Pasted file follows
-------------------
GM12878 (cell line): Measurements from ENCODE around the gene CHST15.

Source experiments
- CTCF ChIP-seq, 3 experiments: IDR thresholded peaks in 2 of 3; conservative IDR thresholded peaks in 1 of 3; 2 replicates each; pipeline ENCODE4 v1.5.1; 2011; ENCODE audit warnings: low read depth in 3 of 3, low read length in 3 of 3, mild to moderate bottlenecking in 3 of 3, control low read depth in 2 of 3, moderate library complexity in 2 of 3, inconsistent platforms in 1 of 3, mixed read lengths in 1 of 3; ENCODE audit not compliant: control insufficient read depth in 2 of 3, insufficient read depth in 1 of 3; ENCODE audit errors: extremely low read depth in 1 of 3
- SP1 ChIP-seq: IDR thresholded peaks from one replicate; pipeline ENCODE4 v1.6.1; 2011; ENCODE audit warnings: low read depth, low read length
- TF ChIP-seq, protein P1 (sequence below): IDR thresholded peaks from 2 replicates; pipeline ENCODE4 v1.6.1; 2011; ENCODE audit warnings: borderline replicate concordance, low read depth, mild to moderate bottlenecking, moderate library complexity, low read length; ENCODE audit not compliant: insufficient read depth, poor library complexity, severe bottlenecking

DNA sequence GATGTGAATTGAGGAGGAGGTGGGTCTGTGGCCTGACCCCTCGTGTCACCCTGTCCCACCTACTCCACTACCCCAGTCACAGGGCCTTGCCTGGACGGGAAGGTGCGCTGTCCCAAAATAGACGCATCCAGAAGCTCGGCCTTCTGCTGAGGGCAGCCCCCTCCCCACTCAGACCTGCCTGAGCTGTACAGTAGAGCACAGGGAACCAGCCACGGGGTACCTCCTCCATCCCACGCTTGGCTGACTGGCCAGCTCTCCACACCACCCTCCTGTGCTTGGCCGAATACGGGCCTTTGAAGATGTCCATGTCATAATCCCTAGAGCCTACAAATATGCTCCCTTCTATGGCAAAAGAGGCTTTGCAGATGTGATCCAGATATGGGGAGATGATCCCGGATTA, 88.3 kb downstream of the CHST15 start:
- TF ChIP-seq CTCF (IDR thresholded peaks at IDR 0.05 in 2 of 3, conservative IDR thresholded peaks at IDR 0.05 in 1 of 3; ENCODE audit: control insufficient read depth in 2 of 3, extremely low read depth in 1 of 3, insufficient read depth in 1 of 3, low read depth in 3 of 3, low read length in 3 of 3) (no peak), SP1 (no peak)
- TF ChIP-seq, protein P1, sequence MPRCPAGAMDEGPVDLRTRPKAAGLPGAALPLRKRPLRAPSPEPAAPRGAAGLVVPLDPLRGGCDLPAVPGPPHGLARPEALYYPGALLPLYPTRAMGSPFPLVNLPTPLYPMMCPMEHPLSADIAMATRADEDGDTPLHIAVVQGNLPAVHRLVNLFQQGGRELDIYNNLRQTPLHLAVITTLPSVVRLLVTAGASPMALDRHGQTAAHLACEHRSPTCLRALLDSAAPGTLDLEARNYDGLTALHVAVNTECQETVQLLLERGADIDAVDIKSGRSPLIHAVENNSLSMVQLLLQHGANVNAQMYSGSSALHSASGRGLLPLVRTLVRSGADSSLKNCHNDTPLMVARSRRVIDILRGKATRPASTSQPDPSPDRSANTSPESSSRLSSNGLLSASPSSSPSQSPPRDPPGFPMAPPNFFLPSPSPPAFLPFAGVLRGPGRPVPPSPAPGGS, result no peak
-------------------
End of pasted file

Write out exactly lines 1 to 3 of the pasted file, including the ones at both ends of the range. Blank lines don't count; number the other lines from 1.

GM12878 (cell line): Measurements from ENCODE around the gene CHST15.

Source experiments
- CTCF ChIP-seq, 3 experiments: IDR thresholded peaks in 2 of 3; conservative IDR thresholded peaks in 1 of 3; 2 replicates each; pipeline ENCODE4 v1.5.1; 2011; ENCODE audit warnings: low read depth in 3 of 3, low read length in 3 of 3, mild to moderate bottlenecking in 3 of 3, control low read depth in 2 of 3, moderate library complexity in 2 of 3, inconsistent platforms in 1 of 3, mixed read lengths in 1 of 3; ENCODE audit not compliant: control insufficient read depth in 2 of 3, insufficient read depth in 1 of 3; ENCODE audit errors: extremely low read depth in 1 of 3